Carbon Analytics, my first venture, has been running since late 2013, started by myself and co-founders Michael Thornton and James Tilbury, and accompanied later in 2014 by former MBA class mate Colin MacLaughlin.
The company was founded on the premise that business is an incredibly powerful tool to effect positive change on hairy problems like climate change. Where a company chooses to source its goods and services can ultimately determine whether its an environmentally responsible or an indifferent supplier that stays in business.
We set out to provide companies with the insight they need to make informed decisions about the suppliers they choose.
Along the way, we quickly learned that the companies who had the fewest options when it came to understanding their environmental impact were small businesses. Large corporates, through public pressure and regulation, have been able to hire consultants, and purchase expensive, bespoke enterprise systems to understand and improve their environmental performance. Small businesses, in contrast, were largely left out of the conversation, despite compelling stats that show they comprise 50% of GDP (49.8% in the UK, to be exact).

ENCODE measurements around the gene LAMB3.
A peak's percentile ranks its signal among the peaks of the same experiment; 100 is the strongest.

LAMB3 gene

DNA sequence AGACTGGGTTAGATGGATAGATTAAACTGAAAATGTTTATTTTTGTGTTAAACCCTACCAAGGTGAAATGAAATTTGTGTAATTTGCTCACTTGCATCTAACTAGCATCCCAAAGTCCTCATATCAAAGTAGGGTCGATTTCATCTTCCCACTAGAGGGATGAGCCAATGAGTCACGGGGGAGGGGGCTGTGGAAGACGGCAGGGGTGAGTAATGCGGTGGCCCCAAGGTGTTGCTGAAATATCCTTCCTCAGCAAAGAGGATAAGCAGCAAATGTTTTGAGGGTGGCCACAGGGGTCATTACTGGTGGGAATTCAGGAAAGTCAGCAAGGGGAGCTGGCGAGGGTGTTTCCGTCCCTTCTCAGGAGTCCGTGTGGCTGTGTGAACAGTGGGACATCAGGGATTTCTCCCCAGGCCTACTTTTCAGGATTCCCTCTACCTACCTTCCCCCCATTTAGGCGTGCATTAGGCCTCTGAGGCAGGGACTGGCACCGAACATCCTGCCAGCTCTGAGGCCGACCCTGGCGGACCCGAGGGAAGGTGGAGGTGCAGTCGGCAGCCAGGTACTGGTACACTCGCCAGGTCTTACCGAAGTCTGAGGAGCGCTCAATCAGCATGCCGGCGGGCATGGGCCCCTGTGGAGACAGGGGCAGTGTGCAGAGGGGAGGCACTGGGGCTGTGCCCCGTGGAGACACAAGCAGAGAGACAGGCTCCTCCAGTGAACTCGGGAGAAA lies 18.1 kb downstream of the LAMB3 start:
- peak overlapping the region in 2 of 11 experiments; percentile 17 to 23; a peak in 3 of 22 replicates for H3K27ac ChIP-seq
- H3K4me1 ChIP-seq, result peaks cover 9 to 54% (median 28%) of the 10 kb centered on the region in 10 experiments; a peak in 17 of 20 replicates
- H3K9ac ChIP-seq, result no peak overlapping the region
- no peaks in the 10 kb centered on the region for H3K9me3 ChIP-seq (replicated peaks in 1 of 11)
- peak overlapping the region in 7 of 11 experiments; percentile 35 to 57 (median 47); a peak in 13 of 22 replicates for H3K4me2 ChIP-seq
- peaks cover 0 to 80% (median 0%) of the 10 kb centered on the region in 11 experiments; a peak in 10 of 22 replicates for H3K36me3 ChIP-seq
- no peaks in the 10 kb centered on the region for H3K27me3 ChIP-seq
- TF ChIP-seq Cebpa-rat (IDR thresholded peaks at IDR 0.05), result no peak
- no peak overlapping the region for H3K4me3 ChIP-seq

Our platform seeks to change that. Just as Xero has transformed the accounting space, and Square has made even the smallest vendor able to accept credit cards, our web platform enables even the smallest supplier to quickly assess their environmental impact, identify how it can be improved, and share their progress with their customers. This fills a data-void, giving meaningful benchmarks to enterprises to reward environmentally responsible suppliers, and puts pressure through the supply chain for companies to compete on sustainability.